1. A medical examiner shall cooperate with procurement organizations to maximize the opportunity to recover organs for the purpose of transplantation when the recovery of organs does not interfere with a death investigation.
Terms Used In Iowa Code 142C.4A
- Decedent: means a deceased individual whose body or part is or may be the source of an anatomical gift and includes a stillborn infant. See Iowa Code 142C.2
- Donor: means an individual whose body or part is the subject of an anatomical gift. See Iowa Code 142C.2
- Evidence: Information presented in testimony or in documents that is used to persuade the fact finder (judge or jury) to decide the case for one side or the other.
- Forensic pathologist: means a pathologist who is further certified in the subspecialty of forensic pathology by the American board of pathology. See Iowa Code 142C.2
- gift: means a donation of all or part of the human body effective after the donor's death, for the purposes of transplantation, therapy, research, or education. See Iowa Code 142C.2
- Jurisdiction: (1) The legal authority of a court to hear and decide a case. Concurrent jurisdiction exists when two courts have simultaneous responsibility for the same case. (2) The geographic area over which the court has authority to decide cases.
- Litigation: A case, controversy, or lawsuit. Participants (plaintiffs and defendants) in lawsuits are called litigants.
- Medical examiner: means an individual who is appointed as a medical examiner pursuant to section 331. See Iowa Code 142C.2
- Organ procurement organization: means a person designated by the United States secretary of health and human services as an organ procurement organization. See Iowa Code 142C.2
- Pathologist: means a licensed physician who is certified in anatomic or clinical pathology by the American board of pathology. See Iowa Code 142C.2
- Person: means person as defined in section 4. See Iowa Code 142C.2
- Physician: means an individual authorized to practice medicine and surgery or osteopathic medicine and surgery under the laws of any state. See Iowa Code 142C.2
- Procurement organization: means an eye bank, organ procurement organization, or tissue bank. See Iowa Code 142C.2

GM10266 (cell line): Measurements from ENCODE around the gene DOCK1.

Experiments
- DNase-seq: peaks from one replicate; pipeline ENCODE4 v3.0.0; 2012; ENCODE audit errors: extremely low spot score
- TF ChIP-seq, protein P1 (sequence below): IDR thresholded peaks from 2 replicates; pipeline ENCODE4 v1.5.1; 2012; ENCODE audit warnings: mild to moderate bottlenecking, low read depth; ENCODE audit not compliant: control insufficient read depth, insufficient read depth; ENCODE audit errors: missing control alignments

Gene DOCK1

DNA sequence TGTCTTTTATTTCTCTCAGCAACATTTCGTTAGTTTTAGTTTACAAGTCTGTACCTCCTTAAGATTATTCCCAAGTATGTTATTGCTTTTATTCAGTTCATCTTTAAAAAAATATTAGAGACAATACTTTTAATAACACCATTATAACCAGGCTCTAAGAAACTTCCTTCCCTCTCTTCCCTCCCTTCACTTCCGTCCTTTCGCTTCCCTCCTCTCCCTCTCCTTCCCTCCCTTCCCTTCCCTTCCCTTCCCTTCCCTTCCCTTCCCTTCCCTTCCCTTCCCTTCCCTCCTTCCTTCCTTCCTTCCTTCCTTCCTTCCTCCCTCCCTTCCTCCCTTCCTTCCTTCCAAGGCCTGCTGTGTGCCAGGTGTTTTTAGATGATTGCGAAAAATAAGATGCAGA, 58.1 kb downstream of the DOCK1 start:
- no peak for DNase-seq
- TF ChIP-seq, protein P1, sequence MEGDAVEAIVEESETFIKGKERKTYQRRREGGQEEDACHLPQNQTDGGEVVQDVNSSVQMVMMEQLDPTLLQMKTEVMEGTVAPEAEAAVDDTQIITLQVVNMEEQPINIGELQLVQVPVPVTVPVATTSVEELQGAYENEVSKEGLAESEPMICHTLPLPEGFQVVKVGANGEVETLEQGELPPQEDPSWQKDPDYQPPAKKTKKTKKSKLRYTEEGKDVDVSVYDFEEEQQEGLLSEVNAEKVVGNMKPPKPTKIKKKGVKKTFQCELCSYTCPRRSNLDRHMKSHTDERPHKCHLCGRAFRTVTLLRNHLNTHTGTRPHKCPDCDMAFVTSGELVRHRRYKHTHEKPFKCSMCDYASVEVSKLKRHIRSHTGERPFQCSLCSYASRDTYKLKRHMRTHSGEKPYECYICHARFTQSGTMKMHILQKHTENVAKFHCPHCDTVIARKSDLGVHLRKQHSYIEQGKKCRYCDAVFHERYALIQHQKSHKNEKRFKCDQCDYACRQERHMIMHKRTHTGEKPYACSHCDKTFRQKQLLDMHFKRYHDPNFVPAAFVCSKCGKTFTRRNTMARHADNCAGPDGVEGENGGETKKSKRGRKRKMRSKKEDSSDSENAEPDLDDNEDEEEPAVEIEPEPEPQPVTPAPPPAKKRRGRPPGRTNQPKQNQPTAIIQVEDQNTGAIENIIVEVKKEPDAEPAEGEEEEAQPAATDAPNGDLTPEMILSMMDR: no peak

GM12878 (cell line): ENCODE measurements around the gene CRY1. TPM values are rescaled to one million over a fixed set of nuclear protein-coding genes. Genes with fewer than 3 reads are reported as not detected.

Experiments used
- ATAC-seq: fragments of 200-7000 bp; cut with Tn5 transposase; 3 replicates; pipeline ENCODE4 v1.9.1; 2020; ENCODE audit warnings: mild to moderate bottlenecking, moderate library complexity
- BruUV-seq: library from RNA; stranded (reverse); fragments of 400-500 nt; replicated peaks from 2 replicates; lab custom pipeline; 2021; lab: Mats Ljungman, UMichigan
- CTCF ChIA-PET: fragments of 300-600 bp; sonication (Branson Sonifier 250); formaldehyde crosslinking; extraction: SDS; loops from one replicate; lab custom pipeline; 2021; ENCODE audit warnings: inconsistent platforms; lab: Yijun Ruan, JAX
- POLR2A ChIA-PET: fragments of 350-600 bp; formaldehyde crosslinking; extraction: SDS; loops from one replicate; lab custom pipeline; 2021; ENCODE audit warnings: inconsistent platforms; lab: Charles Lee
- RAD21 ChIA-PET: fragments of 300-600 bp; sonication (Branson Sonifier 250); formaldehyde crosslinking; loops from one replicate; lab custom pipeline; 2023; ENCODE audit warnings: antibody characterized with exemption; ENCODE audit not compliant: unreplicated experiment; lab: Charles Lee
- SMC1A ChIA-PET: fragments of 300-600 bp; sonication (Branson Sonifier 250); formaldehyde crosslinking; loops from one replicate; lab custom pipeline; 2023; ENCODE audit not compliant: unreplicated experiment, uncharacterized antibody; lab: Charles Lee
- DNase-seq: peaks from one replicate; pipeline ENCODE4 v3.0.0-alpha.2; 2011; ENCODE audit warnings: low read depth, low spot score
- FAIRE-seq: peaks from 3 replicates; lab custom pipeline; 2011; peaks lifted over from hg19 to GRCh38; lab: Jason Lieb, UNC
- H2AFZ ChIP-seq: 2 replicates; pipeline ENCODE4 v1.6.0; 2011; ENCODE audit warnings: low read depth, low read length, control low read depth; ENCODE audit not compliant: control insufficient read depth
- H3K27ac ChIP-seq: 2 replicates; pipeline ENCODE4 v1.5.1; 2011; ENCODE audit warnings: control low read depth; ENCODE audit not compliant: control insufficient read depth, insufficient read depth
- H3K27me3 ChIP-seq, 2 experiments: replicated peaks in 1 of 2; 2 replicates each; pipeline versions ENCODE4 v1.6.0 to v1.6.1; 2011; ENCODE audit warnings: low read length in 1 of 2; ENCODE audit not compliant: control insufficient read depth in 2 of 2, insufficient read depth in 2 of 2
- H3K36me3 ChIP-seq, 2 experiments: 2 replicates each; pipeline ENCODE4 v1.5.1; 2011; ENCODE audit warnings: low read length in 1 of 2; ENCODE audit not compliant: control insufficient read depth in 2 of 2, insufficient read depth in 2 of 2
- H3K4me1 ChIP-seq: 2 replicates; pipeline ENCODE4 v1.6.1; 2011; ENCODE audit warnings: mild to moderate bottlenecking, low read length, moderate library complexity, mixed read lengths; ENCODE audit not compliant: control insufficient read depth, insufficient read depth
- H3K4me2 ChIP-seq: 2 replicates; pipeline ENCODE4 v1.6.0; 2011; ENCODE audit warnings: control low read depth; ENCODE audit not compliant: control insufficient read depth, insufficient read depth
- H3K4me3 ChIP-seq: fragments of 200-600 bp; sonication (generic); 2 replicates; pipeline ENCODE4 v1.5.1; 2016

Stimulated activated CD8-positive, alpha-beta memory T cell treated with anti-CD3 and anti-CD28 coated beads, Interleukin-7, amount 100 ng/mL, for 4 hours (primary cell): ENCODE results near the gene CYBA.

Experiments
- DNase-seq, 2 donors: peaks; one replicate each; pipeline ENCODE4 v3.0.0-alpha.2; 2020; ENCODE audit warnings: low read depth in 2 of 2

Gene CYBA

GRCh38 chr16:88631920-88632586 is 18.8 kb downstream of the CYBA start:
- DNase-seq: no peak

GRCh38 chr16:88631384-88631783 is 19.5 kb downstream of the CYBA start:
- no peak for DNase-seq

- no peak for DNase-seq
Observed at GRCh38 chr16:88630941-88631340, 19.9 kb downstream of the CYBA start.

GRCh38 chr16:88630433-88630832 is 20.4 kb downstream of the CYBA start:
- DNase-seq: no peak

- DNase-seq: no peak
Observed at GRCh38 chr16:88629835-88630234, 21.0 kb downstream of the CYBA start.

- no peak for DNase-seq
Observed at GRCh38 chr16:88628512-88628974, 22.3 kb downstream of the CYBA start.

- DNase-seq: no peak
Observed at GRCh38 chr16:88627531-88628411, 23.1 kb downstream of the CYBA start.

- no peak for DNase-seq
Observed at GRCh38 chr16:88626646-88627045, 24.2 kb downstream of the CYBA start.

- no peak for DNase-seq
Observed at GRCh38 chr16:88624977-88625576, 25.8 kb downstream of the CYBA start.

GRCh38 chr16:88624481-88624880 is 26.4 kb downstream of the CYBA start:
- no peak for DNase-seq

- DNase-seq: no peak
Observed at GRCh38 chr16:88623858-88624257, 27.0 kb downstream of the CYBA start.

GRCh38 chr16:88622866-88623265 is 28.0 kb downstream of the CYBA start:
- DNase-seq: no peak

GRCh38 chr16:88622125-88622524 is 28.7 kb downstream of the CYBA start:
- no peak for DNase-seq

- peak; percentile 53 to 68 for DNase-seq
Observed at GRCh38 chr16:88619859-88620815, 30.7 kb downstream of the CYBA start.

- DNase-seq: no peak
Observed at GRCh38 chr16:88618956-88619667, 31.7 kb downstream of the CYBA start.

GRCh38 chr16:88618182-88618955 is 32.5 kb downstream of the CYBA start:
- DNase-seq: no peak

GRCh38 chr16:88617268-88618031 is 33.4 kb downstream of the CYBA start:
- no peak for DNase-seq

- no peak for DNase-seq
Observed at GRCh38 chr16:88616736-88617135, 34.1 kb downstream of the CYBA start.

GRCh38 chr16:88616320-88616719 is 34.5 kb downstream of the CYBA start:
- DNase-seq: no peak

- Prospective donor: means an individual who is dead or near death and has been determined by a procurement organization to have a part that could be medically suitable for transplantation, therapy, research, or education, but does not include an individual who has made a refusal. See Iowa Code 142C.2
- Record: means information that is inscribed on a tangible medium or that is stored in an electronic or other medium and is retrievable in perceivable form. See Iowa Code 142C.2
- State: means any state of the United States, the District of Columbia, Puerto Rico, the United States Virgin Islands, or any territory or insular possession subject to the jurisdiction of the United States. See Iowa Code 142C.2
- Technician: means an individual determined to be qualified to remove or process parts by an appropriate organization that is licensed, accredited, or regulated under federal or state law and includes an enucleator. See Iowa Code 142C.2
- Testify: Answer questions in court.
- Tissue: means a portion of the human body other than an organ or an eye, but does not include blood unless the blood is donated for the purpose of research or education. See Iowa Code 142C.2
2. If a medical examiner receives notice from a procurement organization that an organ might be or was made available with respect to a decedent whose body is under the jurisdiction of the medical examiner and a postmortem examination will be performed, unless the medical examiner denies recovery in accordance with this section, the medical examiner or designee shall conduct a postmortem examination of the body or the organ in a manner and within a period compatible with its preservation for the purposes of the gift. Every reasonable effort shall be made to accomplish the mutual goals of organ donation and a thorough death investigation.
3. An organ shall not be removed from the body of a decedent under the jurisdiction of a medical examiner for transplantation unless the organ is the subject of an anatomical gift. This subsection does not preclude a medical examiner from performing a medicolegal investigation pursuant to subsection 5 upon the body or organs of a decedent under the jurisdiction of the medical examiner.
4. Upon request of an organ procurement organization, a medical examiner shall release to the organ procurement organization the name and contact information of a decedent whose body is under the jurisdiction of the medical examiner. If the decedent’s organs are medically suitable for transplantation, the pathologist or medical examiner shall release to the organ procurement organization the postmortem examination results, limited to cause and manner of death and any evidence of infection or other disease process, which might preclude safe transplantation of recovered organs. The organ procurement organization may make a subsequent disclosure of the postmortem examination results only if relevant to transplantation.